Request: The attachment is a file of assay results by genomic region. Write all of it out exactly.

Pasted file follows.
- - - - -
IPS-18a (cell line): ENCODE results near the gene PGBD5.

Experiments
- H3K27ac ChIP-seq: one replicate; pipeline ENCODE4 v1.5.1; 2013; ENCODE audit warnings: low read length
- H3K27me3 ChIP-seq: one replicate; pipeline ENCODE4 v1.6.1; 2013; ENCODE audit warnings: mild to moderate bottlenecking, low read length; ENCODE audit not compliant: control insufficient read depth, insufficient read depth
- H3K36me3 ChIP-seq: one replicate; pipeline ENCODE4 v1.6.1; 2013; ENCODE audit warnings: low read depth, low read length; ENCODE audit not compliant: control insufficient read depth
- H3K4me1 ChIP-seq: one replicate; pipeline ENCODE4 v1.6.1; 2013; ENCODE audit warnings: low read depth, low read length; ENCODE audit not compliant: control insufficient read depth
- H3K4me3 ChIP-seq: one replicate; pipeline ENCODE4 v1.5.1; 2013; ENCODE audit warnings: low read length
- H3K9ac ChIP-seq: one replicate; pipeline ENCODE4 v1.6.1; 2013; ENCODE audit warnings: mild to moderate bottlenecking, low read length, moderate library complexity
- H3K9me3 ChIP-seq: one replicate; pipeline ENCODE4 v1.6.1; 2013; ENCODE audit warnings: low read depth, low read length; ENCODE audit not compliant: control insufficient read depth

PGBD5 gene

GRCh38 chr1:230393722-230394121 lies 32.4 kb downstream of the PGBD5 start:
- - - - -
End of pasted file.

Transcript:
IPS-18a (cell line): ENCODE results near the gene PGBD5.

Experiments
- H3K27ac ChIP-seq: one replicate; pipeline ENCODE4 v1.5.1; 2013; ENCODE audit warnings: low read length
- H3K27me3 ChIP-seq: one replicate; pipeline ENCODE4 v1.6.1; 2013; ENCODE audit warnings: mild to moderate bottlenecking, low read length; ENCODE audit not compliant: control insufficient read depth, insufficient read depth
- H3K36me3 ChIP-seq: one replicate; pipeline ENCODE4 v1.6.1; 2013; ENCODE audit warnings: low read depth, low read length; ENCODE audit not compliant: control insufficient read depth
- H3K4me1 ChIP-seq: one replicate; pipeline ENCODE4 v1.6.1; 2013; ENCODE audit warnings: low read depth, low read length; ENCODE audit not compliant: control insufficient read depth
- H3K4me3 ChIP-seq: one replicate; pipeline ENCODE4 v1.5.1; 2013; ENCODE audit warnings: low read length
- H3K9ac ChIP-seq: one replicate; pipeline ENCODE4 v1.6.1; 2013; ENCODE audit warnings: mild to moderate bottlenecking, low read length, moderate library complexity
- H3K9me3 ChIP-seq: one replicate; pipeline ENCODE4 v1.6.1; 2013; ENCODE audit warnings: low read depth, low read length; ENCODE audit not compliant: control insufficient read depth

PGBD5 gene

GRCh38 chr1:230393722-230394121 lies 32.4 kb downstream of the PGBD5 start: